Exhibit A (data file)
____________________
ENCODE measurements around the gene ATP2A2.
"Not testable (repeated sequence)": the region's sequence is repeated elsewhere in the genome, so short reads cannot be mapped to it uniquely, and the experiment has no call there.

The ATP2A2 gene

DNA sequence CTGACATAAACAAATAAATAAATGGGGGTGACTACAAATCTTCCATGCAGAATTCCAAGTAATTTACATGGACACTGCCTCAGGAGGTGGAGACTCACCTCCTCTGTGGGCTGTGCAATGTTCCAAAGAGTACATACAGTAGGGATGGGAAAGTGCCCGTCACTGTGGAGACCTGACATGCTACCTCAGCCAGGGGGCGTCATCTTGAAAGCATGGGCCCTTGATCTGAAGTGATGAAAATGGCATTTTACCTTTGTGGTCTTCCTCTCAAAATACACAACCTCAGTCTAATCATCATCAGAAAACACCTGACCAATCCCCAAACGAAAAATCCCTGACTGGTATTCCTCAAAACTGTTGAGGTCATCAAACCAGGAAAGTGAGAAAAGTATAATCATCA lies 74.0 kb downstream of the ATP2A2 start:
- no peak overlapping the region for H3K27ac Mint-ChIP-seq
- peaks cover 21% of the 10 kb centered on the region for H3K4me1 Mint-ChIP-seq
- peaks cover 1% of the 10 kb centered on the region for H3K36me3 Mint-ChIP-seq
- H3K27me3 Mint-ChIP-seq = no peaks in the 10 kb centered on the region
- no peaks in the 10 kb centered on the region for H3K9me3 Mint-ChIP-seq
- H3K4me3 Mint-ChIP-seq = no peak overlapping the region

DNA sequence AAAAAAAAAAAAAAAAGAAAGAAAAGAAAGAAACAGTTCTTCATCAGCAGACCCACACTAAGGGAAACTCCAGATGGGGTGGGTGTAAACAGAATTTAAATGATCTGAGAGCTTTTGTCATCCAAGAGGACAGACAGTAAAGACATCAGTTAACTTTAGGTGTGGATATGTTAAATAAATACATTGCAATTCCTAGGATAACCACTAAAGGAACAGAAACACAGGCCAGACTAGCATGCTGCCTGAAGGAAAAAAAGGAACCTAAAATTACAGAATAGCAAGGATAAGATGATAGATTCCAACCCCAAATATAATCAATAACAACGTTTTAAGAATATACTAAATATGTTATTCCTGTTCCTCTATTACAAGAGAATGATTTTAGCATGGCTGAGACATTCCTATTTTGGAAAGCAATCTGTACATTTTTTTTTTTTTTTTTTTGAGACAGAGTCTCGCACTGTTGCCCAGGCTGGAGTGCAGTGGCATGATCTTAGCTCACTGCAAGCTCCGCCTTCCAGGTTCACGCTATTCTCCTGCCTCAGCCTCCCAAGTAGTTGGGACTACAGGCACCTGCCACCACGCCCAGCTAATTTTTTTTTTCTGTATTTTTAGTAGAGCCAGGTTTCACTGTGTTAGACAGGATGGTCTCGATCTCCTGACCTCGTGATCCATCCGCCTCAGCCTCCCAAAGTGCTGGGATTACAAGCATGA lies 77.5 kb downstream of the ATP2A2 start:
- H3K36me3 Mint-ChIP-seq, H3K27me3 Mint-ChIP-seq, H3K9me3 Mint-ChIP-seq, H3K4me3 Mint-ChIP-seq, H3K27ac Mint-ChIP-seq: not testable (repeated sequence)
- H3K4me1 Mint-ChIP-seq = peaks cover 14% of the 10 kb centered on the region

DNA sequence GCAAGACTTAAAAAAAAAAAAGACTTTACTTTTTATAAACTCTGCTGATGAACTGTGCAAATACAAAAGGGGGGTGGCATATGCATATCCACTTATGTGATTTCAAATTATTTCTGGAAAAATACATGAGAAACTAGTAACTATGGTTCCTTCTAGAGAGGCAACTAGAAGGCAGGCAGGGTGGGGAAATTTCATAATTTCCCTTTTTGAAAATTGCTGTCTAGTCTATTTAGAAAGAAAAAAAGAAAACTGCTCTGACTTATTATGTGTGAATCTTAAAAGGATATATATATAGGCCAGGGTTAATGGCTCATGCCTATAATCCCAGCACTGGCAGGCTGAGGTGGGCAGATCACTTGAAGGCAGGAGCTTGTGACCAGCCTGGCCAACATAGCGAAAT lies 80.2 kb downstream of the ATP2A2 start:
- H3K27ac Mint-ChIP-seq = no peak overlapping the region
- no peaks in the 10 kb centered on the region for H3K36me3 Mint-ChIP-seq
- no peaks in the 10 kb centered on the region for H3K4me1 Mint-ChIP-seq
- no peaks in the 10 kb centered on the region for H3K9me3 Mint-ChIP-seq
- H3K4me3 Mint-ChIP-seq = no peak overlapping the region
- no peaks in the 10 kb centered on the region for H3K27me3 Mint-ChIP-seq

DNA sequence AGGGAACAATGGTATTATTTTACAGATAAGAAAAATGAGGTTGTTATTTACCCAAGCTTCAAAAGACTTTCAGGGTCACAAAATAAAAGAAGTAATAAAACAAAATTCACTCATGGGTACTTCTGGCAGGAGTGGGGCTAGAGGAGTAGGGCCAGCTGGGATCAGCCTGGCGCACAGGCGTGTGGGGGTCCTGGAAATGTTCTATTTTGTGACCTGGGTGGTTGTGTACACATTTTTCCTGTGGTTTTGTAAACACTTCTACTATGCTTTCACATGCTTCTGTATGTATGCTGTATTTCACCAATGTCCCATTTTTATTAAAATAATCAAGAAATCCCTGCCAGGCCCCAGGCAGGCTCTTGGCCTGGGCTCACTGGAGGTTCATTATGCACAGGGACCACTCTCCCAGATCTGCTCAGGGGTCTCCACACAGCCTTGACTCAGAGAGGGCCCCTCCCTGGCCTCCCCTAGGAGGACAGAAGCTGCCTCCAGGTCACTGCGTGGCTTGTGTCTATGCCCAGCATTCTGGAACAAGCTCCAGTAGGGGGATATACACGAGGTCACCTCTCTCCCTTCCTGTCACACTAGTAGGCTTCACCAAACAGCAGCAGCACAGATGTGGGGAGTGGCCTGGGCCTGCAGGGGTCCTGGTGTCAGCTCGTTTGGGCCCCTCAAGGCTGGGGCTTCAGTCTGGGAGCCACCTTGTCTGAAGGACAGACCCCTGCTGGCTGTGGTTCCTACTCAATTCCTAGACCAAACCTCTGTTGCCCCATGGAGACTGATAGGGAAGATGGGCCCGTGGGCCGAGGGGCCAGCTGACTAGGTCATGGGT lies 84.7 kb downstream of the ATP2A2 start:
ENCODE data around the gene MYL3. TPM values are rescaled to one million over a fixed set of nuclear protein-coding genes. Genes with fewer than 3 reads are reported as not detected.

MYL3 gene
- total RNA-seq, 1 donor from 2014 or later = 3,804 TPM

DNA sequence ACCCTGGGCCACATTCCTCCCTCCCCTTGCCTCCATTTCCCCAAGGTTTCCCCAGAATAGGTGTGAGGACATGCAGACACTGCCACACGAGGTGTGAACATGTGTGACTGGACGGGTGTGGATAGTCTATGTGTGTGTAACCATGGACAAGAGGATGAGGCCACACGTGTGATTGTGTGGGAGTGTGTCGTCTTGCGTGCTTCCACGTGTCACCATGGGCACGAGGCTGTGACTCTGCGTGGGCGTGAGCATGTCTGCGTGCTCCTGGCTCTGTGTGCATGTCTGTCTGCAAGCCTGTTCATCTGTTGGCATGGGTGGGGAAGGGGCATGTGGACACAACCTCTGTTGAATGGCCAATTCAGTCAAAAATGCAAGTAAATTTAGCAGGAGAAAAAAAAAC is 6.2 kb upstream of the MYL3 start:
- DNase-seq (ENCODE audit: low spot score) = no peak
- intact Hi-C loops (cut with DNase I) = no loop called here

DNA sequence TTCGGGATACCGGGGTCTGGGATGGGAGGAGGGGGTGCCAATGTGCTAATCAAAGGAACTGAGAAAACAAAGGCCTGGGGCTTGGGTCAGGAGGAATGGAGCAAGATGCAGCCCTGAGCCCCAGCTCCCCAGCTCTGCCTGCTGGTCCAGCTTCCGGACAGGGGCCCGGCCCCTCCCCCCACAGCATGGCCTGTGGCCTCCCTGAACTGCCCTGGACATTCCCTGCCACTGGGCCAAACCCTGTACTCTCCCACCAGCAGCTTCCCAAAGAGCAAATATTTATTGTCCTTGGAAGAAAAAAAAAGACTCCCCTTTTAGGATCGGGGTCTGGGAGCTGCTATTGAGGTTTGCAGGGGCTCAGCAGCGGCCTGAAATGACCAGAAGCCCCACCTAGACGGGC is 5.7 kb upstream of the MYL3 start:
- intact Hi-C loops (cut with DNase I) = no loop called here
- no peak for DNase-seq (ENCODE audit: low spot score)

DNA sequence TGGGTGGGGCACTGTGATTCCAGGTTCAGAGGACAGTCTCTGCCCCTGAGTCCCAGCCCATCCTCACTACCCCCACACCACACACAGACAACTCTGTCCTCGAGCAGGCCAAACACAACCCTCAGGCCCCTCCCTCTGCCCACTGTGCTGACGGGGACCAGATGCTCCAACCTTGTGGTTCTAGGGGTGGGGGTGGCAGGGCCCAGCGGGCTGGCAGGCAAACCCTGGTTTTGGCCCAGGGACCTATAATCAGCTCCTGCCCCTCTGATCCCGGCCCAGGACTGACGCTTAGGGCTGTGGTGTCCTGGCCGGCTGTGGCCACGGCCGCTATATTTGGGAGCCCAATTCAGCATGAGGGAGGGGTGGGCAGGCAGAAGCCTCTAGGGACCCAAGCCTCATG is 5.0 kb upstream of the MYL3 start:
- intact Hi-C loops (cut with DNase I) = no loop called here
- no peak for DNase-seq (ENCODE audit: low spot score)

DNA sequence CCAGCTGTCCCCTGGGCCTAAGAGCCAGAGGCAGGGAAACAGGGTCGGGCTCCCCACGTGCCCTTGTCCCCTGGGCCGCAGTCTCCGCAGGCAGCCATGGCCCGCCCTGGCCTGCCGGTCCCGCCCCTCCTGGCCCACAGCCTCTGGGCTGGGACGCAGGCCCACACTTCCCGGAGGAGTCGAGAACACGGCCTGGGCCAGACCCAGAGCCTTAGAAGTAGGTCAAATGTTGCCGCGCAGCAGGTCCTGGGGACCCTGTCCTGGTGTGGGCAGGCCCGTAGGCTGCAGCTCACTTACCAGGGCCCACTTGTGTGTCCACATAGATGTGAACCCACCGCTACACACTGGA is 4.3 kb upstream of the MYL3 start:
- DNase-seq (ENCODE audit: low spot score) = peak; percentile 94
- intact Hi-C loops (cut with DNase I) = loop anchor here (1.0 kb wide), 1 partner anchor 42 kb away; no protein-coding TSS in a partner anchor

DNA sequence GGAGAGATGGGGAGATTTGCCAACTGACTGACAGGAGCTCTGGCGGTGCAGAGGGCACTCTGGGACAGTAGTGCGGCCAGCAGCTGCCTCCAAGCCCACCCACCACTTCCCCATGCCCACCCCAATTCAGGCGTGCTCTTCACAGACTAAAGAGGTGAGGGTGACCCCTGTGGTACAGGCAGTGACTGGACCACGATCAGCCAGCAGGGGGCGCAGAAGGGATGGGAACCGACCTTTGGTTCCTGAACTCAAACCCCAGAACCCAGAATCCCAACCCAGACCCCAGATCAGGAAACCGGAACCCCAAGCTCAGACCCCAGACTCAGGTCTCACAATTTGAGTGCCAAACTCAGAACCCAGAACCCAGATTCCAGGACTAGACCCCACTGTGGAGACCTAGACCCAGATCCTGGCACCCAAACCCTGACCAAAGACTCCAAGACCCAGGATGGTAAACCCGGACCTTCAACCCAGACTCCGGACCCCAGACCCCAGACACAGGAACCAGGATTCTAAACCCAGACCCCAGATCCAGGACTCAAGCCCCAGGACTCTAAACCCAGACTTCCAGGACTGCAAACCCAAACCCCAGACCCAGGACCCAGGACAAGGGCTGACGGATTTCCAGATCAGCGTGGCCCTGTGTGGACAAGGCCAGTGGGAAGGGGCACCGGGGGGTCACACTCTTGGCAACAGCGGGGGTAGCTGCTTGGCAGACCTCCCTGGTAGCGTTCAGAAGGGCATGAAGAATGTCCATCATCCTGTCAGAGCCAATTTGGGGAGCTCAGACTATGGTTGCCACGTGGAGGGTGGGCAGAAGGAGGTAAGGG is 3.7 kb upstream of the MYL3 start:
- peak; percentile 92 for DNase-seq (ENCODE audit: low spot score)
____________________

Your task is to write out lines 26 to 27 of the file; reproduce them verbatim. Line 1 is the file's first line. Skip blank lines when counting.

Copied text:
- DNase-seq (ENCODE audit: low spot score) = no peak
- intact Hi-C loops (cut with DNase I) = no loop called here